- Marco Gerlinger, Andrew J. Rowan, Stuart Horswell, James Larkin, David Endesfelder, Eva Gronroos, Pierre Martinez, Nicholas Matthews, Aengus Stewart, Patrick Tarpey, Ignacio Varela, Benjamin Phillimore, Sharmin Begum, Neil Q. McDonald, Adam Butler, David Jones, Keiran Raine, Calli Latimer, Claudio R. Santos, Mahrokh Nohadani, Aron C. Eklund, Bradley Spencer-Dene, Graham Clark, Lisa Pickering, Gordon Stamp, Martin Gore, Zoltan Szallasi, Julian Downward, P. Andrew Futreal, and Charles Swanton. Intratumor heterogeneity and branched evolution revealed by multiregion sequencing. The New England Journal of Medicine, 366(10):883–892, 2012.
- A. Marusyk and K. Polyak. Tumor heterogeneity: Causes and consequences. Biochimica et Biophysica Acta, 1805(1):105–117, 2010.
- Anna Schuh, Jennifer Becq, Sean Humphray, Adrian Alexa, Adam Burns, Ruth Clifford, Stephan M. Feller, Russell Grocock, Shirley Henderson, Irina Khrebtukova, Zoya Kingsbury, Shujun Luo, David McBride, Lisa Murray, Toshi Menju, Adele Timbs, Mark Ross, Jenny Taylor, and David Bentley. Monitoring chronic lymphocytic leukemia progression by whole genome sequencing reveals heterogeneous clonal evolution patterns. Blood, 120(20):4191–4196, 2012.
- Sohrab P. Shah, Andrew Roth, Rodrigo Goya, Arusha Oloumi, Gavin Ha, Yongjun Zhao, Gulisa Turashvili, Jiarui Ding, Kane Tse, Gholamreza Haffari, Ali Bashashati, Leah M. Prentice, Jaswinder Khattra, Angela Burleigh, Damian Yap, Virginie Bernard, Andrew McPherson, Karey Shumansky, Anamaria Crisan, Ryan Giuliany, Alireza Heravi-Moussavi, Jamie Rosner, Daniel Lai, Inanc Birol, Richard Varhol, Angela Tam, Noreen Dhalla, Thomas Zeng, Kevin Ma, Simon K. Chan, Malachi Griffith, Annie Moradian, S.-W. Grace Cheng, Gregg B. Morin, Peter Watson, Karen Gelmon, Stephen Chia, Suet-Feung Chin, Christina Curtis, Oscar M. Rueda, Paul D. Pharoah, Sambasivarao Damaraju, John Mackey, Kelly Hoon, Timothy Harkins, Vasisht Tadigotla, Mahvash Sigaroudinia, Philippe Gascard, Thea Tlsty, Joseph F. Costello, Irmtraud M. Meyer, Connie J. Eaves, Wyeth W. Wasserman, Steven Jones, David Huntsman, Martin Hirst, Carlos Caldas, Marco A. Marra, and Samuel Aparicio. The clonal and mutational evolution spectrum of primary triple-negative breast cancers. Nature, 486(7403):617–656, 2012.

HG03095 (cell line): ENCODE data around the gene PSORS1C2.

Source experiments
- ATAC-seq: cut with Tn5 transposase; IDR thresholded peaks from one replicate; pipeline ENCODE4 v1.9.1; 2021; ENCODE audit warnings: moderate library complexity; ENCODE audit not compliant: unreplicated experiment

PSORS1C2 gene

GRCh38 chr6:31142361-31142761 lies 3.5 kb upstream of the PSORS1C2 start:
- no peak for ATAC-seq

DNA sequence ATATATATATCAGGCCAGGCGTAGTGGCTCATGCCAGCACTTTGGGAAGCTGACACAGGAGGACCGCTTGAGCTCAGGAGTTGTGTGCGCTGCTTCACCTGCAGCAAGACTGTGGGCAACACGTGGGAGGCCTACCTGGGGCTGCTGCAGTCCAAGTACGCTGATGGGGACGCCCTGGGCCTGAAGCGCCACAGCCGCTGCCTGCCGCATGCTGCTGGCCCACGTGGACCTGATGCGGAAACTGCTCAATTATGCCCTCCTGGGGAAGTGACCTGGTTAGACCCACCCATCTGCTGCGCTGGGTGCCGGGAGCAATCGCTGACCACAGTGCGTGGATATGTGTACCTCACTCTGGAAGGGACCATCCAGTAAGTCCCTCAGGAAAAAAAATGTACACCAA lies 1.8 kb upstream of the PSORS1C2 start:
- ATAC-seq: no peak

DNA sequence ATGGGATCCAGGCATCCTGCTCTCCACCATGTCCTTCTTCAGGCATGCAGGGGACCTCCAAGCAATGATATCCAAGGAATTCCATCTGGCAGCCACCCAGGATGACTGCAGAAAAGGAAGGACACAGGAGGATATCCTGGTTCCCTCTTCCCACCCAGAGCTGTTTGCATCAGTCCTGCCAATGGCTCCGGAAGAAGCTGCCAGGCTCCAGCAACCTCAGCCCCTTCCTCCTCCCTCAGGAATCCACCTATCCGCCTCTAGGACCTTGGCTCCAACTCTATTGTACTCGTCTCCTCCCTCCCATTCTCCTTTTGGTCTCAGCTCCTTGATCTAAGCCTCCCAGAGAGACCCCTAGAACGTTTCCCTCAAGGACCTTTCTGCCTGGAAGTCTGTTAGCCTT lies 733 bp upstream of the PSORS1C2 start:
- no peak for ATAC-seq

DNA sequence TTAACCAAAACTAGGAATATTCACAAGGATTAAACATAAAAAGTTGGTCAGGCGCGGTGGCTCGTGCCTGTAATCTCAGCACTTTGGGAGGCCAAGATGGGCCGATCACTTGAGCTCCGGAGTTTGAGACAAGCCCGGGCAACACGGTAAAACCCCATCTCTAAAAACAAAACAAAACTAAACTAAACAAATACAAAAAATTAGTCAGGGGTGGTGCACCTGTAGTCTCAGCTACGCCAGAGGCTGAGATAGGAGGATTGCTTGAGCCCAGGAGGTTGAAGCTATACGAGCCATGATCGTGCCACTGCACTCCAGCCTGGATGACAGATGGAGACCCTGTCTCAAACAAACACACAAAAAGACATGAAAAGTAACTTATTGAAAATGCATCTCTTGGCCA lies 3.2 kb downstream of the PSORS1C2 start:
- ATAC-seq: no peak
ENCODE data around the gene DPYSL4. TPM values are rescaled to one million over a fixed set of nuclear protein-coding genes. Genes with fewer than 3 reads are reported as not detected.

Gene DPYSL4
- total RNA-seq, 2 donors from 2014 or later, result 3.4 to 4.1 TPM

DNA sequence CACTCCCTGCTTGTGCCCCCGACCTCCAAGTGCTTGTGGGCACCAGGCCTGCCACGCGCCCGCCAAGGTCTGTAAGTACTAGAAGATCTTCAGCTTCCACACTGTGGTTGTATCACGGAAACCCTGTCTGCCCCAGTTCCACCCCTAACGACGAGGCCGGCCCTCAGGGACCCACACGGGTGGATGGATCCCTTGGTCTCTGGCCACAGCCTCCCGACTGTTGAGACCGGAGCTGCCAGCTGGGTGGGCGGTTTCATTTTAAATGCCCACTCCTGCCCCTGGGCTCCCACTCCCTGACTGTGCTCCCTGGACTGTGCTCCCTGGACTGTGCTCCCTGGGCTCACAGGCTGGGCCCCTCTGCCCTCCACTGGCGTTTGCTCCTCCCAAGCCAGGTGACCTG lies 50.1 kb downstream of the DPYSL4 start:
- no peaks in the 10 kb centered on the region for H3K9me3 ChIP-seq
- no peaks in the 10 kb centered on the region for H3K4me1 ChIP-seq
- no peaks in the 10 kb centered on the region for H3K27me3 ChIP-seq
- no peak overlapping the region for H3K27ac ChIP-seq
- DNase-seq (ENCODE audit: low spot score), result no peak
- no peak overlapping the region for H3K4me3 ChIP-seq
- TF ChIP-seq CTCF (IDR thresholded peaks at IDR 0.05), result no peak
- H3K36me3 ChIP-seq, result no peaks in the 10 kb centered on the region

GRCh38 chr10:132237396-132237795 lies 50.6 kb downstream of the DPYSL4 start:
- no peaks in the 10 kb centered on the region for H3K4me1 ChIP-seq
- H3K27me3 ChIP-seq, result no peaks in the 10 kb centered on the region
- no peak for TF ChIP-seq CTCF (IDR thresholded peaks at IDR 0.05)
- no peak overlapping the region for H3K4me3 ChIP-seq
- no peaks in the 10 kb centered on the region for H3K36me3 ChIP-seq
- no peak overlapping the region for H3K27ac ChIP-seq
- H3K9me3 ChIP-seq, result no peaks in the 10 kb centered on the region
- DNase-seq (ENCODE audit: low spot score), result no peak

- Scott L Carter, Kristian Cibulskis, Elena Helman, Aaron McKenna, Hui Shen, Travis Zack, Peter W. Laird, Robert C. Onofrio, Wendy Winckler, Barbara A. Weir, Rameen Beroukhim, David Pellman, Douglas A. Levine, Eric S. Lander, Matthew Meyerson, and Gad Getz. Absolute quantification of somatic DNA alterations in human cancer. Nature Biotechnology, 30(5):413–421, 2012.
- Dan A. Landau, Scott L. Carter, Petar Stojanov, Aaron McKenna, Kristen Stevenson, Michael S. Lawrence, Carrie Sougnez, Chip Stewart, Andrey Sivachenko, Lili Wang, Youzhong Wan, Wandi Zhang, Sachet A. Shukla, Alexander Vartanov, Stacey M. Fernandes, Gordon Saksena, Kristian Cibulskis, Bethany Tesar, Stacey Gabriel, Nir Hacohen, Matthew Meyerson, Eric S. Lander, Donna Neuberg, Jennifer R. Brown, Gad Getz, and Catherine J. Wu. Evolution and impact of subclonal mutations in chronic lymphocytic leukemia. Cell, 152(4):714–726, 2013.
- Layla Oesper, Ahmad Mahmoody, and Benjamin J. Raphael. THetA: Inferring intra-tumor heterogeneity from high-throughput DNA sequencing data. Genome Biology, 14(7):R80, 2013.
- A. Marusyk, V. Almendro, and K. Polyak. Intra-tumour heterogeneity: A looking glass for cancer? Nature Reviews Cancer, 12(5):323–334, 2012.
- M. Meyerson, S. Gabriel, and G. Getz. Advances in understanding cancer genomes through second-generation sequencing. Nature Reviews Genetics, 11(10):685–696, 2010.